Facebook has just announced a partnership with cloud application platform Heroku. It will allow app developers to instantly create sample applications in their choice of language environment for free, rather than having to set up and pay for their own hosting right from the beginning. They’ll then be able to test common app functionalities and edit code to create a full-fledged custom Facebook app. Developers only need to pay if their app grows to a “large amount of traffic or users”
By lowering the barrier to entry for app development, Facebook may be hoping to hook more developers on the Platform and increase the breadth of experiences it can offer users.
Meanwhile, Heroku will have the opportunity to convert free sample app developers into customers. Facebook says “we are starting to partner with some of the top cloud service providers”, and there is a Choose Provider step in the flow, currently the only integrated provider is Heroku.
Previously, developers had to arrange local, virtual private server, or cloud hosting before they could begin testing out the capabilities of the Facebook Platform. This may have prevented some developers from getting started. Providing a wide range of canvas, mobile, and website apps that engage users is in Facebook’s interest, so it arranged this partnership to get more developers to choose Facebook over competing social platforms and mobile operating systems.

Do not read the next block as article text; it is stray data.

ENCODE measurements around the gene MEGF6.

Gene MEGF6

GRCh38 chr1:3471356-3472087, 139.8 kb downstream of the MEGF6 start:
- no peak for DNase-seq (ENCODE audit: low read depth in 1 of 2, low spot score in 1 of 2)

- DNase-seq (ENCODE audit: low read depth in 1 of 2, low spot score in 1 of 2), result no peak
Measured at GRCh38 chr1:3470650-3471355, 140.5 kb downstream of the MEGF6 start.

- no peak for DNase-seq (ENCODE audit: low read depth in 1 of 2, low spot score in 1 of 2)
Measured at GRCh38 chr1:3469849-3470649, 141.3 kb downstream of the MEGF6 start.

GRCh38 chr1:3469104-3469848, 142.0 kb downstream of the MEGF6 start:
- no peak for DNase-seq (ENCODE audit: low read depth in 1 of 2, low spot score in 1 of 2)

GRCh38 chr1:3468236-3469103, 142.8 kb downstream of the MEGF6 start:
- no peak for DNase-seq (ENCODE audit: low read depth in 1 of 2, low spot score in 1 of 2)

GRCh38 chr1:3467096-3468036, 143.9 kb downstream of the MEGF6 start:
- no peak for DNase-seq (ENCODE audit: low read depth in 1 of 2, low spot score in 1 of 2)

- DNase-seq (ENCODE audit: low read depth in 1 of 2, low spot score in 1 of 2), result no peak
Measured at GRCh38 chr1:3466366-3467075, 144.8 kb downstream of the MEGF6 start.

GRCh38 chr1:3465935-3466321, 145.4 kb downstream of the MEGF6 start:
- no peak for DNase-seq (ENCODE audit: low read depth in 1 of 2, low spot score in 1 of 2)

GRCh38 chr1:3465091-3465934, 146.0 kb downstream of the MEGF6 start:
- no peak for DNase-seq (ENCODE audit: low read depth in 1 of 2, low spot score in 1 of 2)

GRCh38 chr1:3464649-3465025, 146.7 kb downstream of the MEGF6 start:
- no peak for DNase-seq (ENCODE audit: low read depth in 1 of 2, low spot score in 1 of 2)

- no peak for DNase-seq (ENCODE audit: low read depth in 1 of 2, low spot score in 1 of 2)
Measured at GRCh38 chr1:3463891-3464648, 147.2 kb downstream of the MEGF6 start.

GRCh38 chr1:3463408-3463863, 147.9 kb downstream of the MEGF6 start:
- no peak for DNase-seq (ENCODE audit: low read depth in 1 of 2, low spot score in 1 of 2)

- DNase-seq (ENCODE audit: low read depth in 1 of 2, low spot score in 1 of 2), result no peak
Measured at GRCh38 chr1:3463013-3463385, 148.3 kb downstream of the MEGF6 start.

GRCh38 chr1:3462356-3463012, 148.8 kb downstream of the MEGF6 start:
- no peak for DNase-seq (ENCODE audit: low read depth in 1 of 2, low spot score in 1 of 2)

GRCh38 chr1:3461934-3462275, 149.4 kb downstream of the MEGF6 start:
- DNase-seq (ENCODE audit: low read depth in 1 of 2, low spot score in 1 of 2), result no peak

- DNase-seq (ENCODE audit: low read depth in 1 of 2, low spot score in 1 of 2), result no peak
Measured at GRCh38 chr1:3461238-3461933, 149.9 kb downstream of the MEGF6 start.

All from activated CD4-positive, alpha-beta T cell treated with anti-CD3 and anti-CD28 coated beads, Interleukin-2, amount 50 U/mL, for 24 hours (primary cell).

Now when a new app is created through the Facebook Developer application, a Cloud Services section appears on the basic settings page. Developers can then choose between building in PHP, Ruby, Node.js, or Python and then follow a flow to launch a sample app.
Devs may then explore functionality such as authentication, feed and send dialogs, and using the Graph API. They can edit the sample app’s code to customize features, and configure settings to make their app public. If necessary, they can then opt to pay Heroku for storage, web dynos, worker dynos, databases, and add-ons.
As competition for developers heats up between the major platforms, Facebook needs ways to lure innovative new third-party talent. If the Heroku partnership makes testing out the Facebook Platform easier than iOS, Android, Google+ and other platforms, it can maintain an influx of new apps that drive up time-on-site and the social network’s presence on mobile and across the web.